Partiality. You’re talking to me as if I know you, when all I have is my version of your version of you.

To listen to counsellors and therapists having a discussion you’d think they were in love with suffering.

He could see my puzzlement and smiled at me like I knew what he meant, then suddenly I did know.

In good therapy, when two people talk and one is a therapist, both become therapists.

Jim recommends …

… Presley, E. (1960). ‘It’s Now Or Never.’

 

All rights reserved © Copyright Jim Holloway 2018. Unauthorized use and/or duplication of this material without express and written permission from the author of this post is strictly prohibited.

Mother Nature

Portrait_002It’s pretty snug in the back of the café on the high street. Soft fried eggs are being popped by chips on most tables, washed down with builders’ strength teas while unapologetic white bread – spread with margarine – is busy mopping up baked bean sauce.

Across the aisle, to my right, a table of five sit talking – three young women in their mid-twenties, a giant of a man (probably thirty) and an angelic blonde child of about fifteen months who is sat in a high chair with her back towards me.

I’m not quite sure what first draws my attention to the group but I’m suddenly aware of something completely chilling. The woman closest to the child (who appears to be her mother) displays open anger and disgust, for no apparent reason, towards the child, who is finger feeding herself.

I am so tightly aligned with the mother’s eyes that I can’t believe she hasn’t seen me looking directly at their dyad. I’m unsettled. Here in the friendly atmosphere of my favourite greasy spoon, where I have never heard cross words spoken or seen tension displayed. Here in this friendly high street enclave I am deeply disconcerted at some momentary flashed expressions.

And now I’m no longer enjoying the acidic bite of the tinned tomatoes that accompany my eggs, chips and beans. My human ability to read two of the six universal emotions purported by Ekman and Friesen* have seen to that.

Mother is looking blankly at the child. Across the table engaged with her friends and partner she appears inconsistent: sometimes smiling and engaging but then turning to her child with poison and what I see as resentment. Father strokes the child’s head for a moment. Mother, checking to see the others are engaged away from her, flashes more disgust at her child. Mother’s upper lip is raised, the bridge of her nose wrinkles and her cheeks are high.

I think I raise my right hand to my mouth to try to cover the words I’d like to shout across the room. I want to stand up in the back of the café and address my fellow regular patrons. ‘Am I the only one who can see this?’ I’d shout. I want to race across the room and ask what is wrong with this friendship group that they do not challenge this mother, their friend. Why do they not want to protect the Angel from this storm?

I’ve lost my hunger and I am left in a universe of uncertainty. Did my own mother feel these emotions towards me when I was a child?

Angel, who has been so calm and contained for one this young, reaches over her plastic feeding bar and attempts to get to more food. Her father strokes her head gently once more. Mother stretches to the food, breaks off a crust of toast and drives it in the air past her daughter’s eyes to her own mouth, and drops it in. Every gesture aimed at Angel says, ‘I hate you; you disgust me.’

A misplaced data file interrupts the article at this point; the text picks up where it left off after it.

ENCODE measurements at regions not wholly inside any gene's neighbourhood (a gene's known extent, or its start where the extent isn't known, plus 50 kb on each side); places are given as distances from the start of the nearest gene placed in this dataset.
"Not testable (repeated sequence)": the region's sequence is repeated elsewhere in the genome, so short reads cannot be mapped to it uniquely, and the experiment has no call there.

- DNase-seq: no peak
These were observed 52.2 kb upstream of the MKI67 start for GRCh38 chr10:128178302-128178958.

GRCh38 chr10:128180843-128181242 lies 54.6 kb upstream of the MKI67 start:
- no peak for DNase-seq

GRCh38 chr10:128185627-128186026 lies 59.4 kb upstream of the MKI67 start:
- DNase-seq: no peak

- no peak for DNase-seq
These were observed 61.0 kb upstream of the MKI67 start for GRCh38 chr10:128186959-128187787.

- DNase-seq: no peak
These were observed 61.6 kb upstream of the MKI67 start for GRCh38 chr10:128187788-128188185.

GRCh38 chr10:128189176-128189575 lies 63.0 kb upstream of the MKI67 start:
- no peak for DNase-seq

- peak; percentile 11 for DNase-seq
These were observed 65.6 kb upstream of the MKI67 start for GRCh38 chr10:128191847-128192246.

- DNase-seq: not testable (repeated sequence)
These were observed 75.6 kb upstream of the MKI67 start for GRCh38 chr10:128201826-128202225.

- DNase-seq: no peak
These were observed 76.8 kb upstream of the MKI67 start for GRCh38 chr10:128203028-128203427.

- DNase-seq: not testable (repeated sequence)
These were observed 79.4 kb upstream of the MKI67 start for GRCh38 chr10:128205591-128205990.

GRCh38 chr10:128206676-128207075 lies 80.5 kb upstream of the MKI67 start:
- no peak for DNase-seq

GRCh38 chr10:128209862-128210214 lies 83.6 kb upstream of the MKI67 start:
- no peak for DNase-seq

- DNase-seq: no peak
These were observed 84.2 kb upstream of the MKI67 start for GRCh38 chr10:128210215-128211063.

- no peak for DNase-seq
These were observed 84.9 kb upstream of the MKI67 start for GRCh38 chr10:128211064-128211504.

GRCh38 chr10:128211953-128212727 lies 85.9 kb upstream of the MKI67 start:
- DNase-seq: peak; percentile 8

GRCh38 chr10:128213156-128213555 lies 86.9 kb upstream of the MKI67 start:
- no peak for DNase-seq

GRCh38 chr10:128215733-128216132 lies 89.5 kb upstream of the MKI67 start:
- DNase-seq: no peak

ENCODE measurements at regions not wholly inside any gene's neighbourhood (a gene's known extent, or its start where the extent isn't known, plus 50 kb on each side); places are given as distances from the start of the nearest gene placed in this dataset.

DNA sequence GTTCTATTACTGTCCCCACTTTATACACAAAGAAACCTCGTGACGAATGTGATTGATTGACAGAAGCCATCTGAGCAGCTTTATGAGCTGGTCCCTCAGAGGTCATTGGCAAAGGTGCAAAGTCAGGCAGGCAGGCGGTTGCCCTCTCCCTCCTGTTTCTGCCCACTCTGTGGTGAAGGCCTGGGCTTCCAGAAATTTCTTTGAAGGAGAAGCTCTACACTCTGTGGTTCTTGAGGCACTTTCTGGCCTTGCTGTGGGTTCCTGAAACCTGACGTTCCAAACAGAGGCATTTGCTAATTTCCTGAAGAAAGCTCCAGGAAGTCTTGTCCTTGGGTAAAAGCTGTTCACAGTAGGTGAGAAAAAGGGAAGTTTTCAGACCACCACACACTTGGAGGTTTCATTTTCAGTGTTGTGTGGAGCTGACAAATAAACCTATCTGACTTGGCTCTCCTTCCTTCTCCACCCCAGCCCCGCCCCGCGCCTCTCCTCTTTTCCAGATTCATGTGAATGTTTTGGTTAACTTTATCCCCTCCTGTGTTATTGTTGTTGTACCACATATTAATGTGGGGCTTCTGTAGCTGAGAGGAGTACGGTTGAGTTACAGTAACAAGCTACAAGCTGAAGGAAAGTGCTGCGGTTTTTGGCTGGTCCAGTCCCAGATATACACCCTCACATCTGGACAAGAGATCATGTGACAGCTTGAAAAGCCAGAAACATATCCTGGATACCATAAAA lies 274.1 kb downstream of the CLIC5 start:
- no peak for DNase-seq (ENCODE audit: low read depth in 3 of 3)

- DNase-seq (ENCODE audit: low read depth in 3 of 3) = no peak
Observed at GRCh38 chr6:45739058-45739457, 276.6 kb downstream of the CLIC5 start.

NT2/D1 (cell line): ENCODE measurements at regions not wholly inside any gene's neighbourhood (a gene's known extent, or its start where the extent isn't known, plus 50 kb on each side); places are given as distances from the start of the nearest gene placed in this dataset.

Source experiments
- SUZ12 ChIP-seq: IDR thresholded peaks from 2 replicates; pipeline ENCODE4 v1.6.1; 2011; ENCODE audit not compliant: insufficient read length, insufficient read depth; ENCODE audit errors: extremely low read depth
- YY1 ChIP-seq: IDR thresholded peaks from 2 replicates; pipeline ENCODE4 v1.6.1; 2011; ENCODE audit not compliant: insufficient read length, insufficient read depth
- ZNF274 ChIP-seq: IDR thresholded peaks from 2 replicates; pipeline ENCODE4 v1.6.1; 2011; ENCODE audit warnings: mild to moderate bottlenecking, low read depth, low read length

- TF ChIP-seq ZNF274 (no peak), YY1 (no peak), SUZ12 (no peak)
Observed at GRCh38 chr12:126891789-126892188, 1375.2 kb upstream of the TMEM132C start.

I deploy my inner therapist as my own referee against demonising this young mother.

Thankfully, mother and friends are ahead in their meals and don’t look as though they will sit and talk after they finish. Dad produces hand wipes for mum to clean Angel’s hands. The three engage, and Angel is allowed to witness and absorb more of her mother’s bile. Mother’s eyes dart around her friends and partner. She places the first wipe, now dirty, on Angel’s head; it looks like she wants to humiliate Angel, turn her into a rubbish dump. She begins to roughly clean her other hand. Father’s long arm reaches over and removes the wipe from Angel’s head and places it on the table. Mother smiles at her partner in a sarcastically petulant manner, then turns a disgusted face once more towards Angel – dismissing her.

My inner therapist has decided he is watching the acting out of an envious attack from mother to the child who has stolen her lover. It is dangerous, raw and uncomfortable to see. How have I been able to be this voyeur? How have I not been seen watching in plain sight?

Father rises from the table, stoops and picks up Angel from her chair. He holds her lovingly in an embrace and I see, as they twist around, the brightest of faces, a smile and a giggle. Now moments later mother is manoeuvring the empty pushchair through the café. She looks depressed, abandoned, weighted by the world.

The observation is over. I am unsettled: ‘What could I have done?’

I so hope I will not read of a mother and child killed on the nearby railway crossing or of Angel battered and abused, then removed into care.

This breakfast has left me feeling empty; I’ll not forget it for a long time yet.

* Ekman, P. and Friesen, W.V. (1971). Constants across cultures in the face and emotion. Journal of Personality and Social Psychology, 17(2), 124–129.

Duncan suggests …

… reading D. W. Winnicott’s classic text on this subject area – Babies and Their Mothers.

 

All rights reserved © Copyright Duncan E. Stafford 2018. Unauthorized use and/or duplication of this material without express and written permission from the author of this post is strictly prohibited.

Mother Ayahuasca

3monkeyGlennA line of candles on sticks light the trail to a clearing deep into the woods. The light is already fading on a warm July evening. At the centre of the clearing is a large newly lit fire. Twenty or more people sit or lay down in a circle around the fire.